While the chemical reaction that creates soap is always the same, different types of soaps can be made
by different methods, all still relying upon that basic chemical reaction that occurs (see
How is Soap Made for more information on the actual processes used.
Cold process soapmaking is the method most often used by soapmakers who make soap from scratch.
It's called "cold" process because no additional heat is added during the soapmaking process, however the process
itself does generate heat.
Handcrafted soapmakers generally pride themselves on their unique recipes, developed to create their
signature soaps. Soap ingredients
are usually food-quality, natural ingredients starting with a variety of
vegetable oils such as olive, coconut, or palm, or purified tallow or lard. To these the soapmaker
might add specialized oils, nut butters or seed extracts to bring the desired qualities to the
Soaps produced via the cold process method are opaque and usually have a creamy feel to the bar.
Without any additives that change the color, the soap ranges from white-white to creamy-tan,
depending on the oils used in making the soap.
The feel of the lather varies, also dependent upon the oils used to make the soap. The lather can range
from tiny, very slippery, long-lasting bubbles (as with pure olive oil soap), to big, fluffy, short-lived
bubbles (as with pure coconut oil soap).
The hardness of the bar is determined by the selection of oils, the amount of water
used and how long the soap was dried. Cold process soaps will continue
to get harder as they age because additional water evaporates out of the soap.
Most cold process soaps are made with a combination of oils, in a recipe developed by the soapmaker
to create a good lather and hard bar, as well as to provide benefits with additional ingredients.
In hot process soapmaking, additional heat is applied to the soap mixture. The chemical reaction is the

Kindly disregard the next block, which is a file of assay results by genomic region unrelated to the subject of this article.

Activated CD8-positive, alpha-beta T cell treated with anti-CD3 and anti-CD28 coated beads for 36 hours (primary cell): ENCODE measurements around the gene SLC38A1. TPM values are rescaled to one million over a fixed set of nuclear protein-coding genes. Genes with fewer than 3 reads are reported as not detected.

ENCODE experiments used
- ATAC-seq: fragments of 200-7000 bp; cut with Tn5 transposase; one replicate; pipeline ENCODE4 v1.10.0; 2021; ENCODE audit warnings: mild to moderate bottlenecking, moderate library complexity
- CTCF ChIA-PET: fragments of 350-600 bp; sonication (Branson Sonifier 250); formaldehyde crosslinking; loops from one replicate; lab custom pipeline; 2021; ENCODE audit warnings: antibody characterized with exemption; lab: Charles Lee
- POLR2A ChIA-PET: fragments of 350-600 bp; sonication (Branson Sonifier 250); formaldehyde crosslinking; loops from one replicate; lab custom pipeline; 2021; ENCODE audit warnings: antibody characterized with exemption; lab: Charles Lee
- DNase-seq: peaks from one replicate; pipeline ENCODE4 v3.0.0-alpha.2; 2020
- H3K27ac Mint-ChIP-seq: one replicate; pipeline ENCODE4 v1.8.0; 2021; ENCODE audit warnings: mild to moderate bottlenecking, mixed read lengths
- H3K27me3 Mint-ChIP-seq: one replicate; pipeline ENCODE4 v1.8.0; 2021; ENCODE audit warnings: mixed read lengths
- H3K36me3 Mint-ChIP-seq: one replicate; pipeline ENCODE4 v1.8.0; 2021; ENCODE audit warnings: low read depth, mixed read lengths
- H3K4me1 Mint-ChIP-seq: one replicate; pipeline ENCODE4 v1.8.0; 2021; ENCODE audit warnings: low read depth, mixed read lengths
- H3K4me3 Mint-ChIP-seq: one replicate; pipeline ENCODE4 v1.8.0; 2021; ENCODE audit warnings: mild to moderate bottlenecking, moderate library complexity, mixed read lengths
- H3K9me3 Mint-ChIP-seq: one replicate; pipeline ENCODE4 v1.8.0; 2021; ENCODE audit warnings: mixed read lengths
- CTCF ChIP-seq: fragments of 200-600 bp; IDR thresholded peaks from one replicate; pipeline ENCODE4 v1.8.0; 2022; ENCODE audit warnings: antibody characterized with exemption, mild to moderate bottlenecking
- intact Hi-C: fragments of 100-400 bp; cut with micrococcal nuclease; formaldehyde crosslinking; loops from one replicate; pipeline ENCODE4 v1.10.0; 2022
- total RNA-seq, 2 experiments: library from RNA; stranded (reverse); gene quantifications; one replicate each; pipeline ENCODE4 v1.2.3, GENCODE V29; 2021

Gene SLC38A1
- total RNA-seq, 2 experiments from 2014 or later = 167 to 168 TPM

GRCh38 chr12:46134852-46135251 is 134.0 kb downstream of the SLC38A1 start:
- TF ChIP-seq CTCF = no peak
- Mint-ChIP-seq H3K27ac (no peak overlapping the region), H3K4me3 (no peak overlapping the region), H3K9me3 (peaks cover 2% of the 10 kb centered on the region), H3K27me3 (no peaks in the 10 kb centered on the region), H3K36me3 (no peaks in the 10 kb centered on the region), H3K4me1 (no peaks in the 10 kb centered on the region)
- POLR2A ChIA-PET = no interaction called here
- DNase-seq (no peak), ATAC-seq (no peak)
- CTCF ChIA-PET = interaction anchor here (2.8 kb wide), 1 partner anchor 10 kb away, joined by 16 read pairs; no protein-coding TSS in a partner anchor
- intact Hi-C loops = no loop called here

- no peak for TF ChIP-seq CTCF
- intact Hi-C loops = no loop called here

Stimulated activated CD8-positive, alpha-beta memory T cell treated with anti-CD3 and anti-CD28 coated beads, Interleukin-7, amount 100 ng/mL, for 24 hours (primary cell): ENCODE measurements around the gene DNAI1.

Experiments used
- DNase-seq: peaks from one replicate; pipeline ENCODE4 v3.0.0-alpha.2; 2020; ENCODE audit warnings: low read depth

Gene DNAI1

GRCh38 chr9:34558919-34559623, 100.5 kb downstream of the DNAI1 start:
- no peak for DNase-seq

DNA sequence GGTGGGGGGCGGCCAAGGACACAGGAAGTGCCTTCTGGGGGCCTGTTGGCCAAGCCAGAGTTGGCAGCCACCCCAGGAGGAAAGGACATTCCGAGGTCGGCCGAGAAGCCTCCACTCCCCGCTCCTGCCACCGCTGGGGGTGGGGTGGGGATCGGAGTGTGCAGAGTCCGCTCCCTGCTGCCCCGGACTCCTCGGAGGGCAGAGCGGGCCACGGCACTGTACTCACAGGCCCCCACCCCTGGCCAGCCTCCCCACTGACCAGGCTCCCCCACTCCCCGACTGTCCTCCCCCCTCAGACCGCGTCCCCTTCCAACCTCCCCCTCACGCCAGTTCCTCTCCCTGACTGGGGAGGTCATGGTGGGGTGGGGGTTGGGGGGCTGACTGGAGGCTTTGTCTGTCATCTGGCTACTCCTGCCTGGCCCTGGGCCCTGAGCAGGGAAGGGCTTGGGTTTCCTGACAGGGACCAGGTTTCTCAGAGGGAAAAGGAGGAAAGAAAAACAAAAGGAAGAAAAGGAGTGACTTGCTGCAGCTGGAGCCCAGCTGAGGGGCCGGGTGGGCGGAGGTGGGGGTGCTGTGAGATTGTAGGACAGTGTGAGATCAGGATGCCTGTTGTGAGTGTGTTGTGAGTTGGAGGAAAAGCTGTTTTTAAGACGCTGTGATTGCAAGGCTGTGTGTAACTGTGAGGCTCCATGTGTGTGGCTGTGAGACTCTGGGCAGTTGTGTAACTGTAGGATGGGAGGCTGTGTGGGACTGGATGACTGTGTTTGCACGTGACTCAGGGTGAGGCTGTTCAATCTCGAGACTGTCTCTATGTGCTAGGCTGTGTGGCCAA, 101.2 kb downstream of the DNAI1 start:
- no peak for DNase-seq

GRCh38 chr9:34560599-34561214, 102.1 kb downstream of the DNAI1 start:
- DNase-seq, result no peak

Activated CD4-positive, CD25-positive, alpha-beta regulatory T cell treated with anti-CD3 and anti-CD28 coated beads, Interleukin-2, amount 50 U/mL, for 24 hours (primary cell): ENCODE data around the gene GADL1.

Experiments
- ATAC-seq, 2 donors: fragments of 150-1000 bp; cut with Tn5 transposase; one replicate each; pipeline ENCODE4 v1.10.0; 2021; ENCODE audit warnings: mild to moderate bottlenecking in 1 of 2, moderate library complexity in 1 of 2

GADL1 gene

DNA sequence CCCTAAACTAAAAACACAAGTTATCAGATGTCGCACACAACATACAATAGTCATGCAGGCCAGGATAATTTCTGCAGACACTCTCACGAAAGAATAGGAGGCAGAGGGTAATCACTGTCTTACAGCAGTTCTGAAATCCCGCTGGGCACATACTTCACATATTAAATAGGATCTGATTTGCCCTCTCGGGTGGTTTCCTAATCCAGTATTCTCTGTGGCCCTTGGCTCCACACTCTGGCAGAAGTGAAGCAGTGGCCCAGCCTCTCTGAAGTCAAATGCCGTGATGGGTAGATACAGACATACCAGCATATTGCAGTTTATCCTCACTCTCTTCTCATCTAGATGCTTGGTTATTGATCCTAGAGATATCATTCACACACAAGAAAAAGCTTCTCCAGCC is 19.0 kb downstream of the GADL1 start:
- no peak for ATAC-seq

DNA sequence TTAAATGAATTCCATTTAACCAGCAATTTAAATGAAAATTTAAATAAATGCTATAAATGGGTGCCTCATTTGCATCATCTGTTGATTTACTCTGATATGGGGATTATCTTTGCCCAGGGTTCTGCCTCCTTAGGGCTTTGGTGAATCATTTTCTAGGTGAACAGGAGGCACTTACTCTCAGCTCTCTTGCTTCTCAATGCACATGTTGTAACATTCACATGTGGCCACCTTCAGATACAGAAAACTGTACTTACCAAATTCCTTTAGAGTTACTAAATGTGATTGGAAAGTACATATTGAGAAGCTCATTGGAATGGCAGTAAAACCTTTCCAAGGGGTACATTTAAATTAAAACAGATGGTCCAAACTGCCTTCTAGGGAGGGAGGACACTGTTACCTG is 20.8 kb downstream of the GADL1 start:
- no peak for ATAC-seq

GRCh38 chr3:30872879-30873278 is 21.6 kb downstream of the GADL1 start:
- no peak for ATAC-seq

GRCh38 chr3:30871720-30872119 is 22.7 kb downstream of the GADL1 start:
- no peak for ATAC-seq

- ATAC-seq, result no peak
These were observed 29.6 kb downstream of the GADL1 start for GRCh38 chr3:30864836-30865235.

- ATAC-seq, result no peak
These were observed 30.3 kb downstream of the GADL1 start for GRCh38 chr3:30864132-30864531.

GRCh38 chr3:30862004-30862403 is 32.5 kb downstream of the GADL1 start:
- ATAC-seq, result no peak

same, but occurs faster than in cold process soapmaking. Because of the additional heat, the
finished soap bar tends to feel smoother to the touch. The hardness of the bar again depends on the selection of
oils, amount of water used in the process and length of time allowed for water to evaporate out
of the finished bar.
As with cold process soap, the hot process soap is opaque and ranges from white-white to creamy-tan
depending on the oils used, although clear soaps can be produced (see "Transparent Soap" below).
The type and quality of the lather and other benefits of the soap are determined by the oils and
other ingredients selected to make the soap.
Liquid soap is usually made with the hot process method, The soap ends up liquid because a different
type of lye is used (potassium hydroxide instead of sodium hydroxide) and more water is added. Liquid
soaps are typically off-white to amber colored, depending on the oils used. Most liquid soaps are
clear or mostly clear.
As a side note, most commercial "liquid soap" or "soft soap" is not true soap; it is made with
Transparent Soap is made by the hot process method, with some added ingredients and steps in the
process to make the soap clear. There are a some highly-skilled handcrafted soapmakers who produce
transparent soap from scratch, but a majority of handcrafted transparent soaps on the market are
produced from a ready-made soap base.
Glycerin is a by-product of the chemical reaction of the soapmaking process. In commercial soaps, the
glycerin is typically removed, purified and then sold for other uses including food, cosmetics, various industrial
production and explosive manufacturing. The method for removing the glycerin from soap is complex and
requires considerable equipment and skill. As a result, all handcrafted soaps made from scratch retain
the glycerin (and all it's beneficial properties) and so are all technically "glycerin soap".
Subsequently, the term "glycerin soap" is somewhat of a misnomer. Most people using the
term "glycerin soap" are, in fact, referring to transparent soap.
Rather than make soap from scratch, some soapmakers choose to purchase ready-made soap bases
which they melt into liquid form, add color, scent or other ingredients and then poured into molds.
The benefit to using a ready-made soap base is that the chemical reaction which produces soap has
already occurred, making it easier for the handcrafter to craft elegantly and uniquely shaped and colored
soaps. Many of the artistic presentations of handcrafted soap can only be created with a ready-made soap
There are a number of different ready-made soap bases available on the market. Some are "true soap" (made via the chemical
reaction referred to above) and some contain synthetic detergents as all or a portion of its ingredients.
Images shown above are randomly selected from the Soap Gallery
and are not necessarily representative of the type of soap they are displayed next to.